Substance Use &amp Misuse 11/2011; 47(1):67-77. · 1.11 Impact Factor
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    ABSTRACT: Prior studies have identified that working in an addiction treatment unit with higher levels of organizational capacity is a factor associated with positive staff attitudes about evidence-based addiction treatment practices (EBPs). The study presented here explored whether staff perceptions about the organizational capacity of their treatment unit are also associated with staff experience of barriers to implementing EBPs. Multivariate regression methods examined the relationship between the clinical staff (n = 510) and director (n = 296) perceptions of organizational capacity (Texas Christian University Organizational Readiness for Change [TCU ORC]-staff and TCU ORC-director) and level of barriers experienced when implementing a new EBP controlling for a range of treatment unit characteristics, staff characteristics, and type of EBP implemented. For both samples, reporting higher levels of stress in their organizations was significantly associated with reporting higher levels of barriers when implementing a new EBP. For clinical staff only, experiencing lower levels of program needs in their organization, working in a program that had been in existence for a shorter period, and implementing motivational interviewing techniques compared with other EBPs were all factors significantly associated with experiencing lower levels of barriers with EBP implementation.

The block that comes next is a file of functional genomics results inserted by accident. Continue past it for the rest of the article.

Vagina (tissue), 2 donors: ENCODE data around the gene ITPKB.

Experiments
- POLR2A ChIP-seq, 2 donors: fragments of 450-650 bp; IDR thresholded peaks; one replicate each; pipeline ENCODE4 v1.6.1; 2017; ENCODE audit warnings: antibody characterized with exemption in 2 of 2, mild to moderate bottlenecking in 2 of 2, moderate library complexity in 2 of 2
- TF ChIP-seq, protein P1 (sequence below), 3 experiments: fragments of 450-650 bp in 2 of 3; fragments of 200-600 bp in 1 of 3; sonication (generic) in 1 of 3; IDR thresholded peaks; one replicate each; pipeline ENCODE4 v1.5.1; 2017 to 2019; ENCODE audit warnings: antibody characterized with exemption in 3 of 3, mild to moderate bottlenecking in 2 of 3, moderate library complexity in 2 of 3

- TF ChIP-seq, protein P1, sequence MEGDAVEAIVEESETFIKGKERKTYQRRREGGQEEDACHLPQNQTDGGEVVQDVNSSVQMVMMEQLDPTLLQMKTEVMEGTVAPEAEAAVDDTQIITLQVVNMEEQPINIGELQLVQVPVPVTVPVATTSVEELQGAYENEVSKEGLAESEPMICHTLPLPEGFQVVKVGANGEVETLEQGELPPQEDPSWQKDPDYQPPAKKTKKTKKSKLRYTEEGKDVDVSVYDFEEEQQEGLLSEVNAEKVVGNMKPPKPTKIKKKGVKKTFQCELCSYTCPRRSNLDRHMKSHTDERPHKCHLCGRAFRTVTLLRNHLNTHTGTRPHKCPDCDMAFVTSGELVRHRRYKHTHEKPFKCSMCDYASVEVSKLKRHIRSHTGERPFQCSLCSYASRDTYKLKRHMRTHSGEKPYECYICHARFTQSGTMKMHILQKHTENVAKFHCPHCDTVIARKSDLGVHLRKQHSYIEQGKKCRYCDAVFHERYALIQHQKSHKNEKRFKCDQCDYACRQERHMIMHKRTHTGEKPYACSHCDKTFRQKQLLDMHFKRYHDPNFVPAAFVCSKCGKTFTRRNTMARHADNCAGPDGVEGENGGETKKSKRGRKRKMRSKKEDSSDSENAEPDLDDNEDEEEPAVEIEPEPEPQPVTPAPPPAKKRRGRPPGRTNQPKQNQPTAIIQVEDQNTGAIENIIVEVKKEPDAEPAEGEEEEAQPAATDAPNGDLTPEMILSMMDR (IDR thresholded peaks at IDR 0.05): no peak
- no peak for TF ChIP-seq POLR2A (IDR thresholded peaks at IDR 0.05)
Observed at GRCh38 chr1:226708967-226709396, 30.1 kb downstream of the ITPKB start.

Journal of substance abuse treatment 10/2011; 42(3):231-8. · 2.90 Impact Factor
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    ABSTRACT: This national study of addiction-treatment organizations' implementation of evidence-based practices examines: (1) organizational/leadership factors associated with director (n = 212) attitudes regarding staff resistance to organizational change, and (2) organizational/staff factors associated with staff (n = 312) attitudes regarding evidence-based clinical training. Linear regression analyses, controlling for type of treatment unit, leadership/staff characteristics and organizational readiness to change, identified that directors who perceived their organization needed more guidance and had less staff cohesion and autonomy rated staff resistance to organizational change significantly higher. Staff with higher levels of education and greater agreement that their organization supported change had greater preference for evidence-based trainings. Federal addiction treatment policy should both promote education and training of treatment staff and organizational development of treatment CBOs. 
    American Journal on Addictions 03/2011; 20(3):271-84. · 1.74 Impact Factor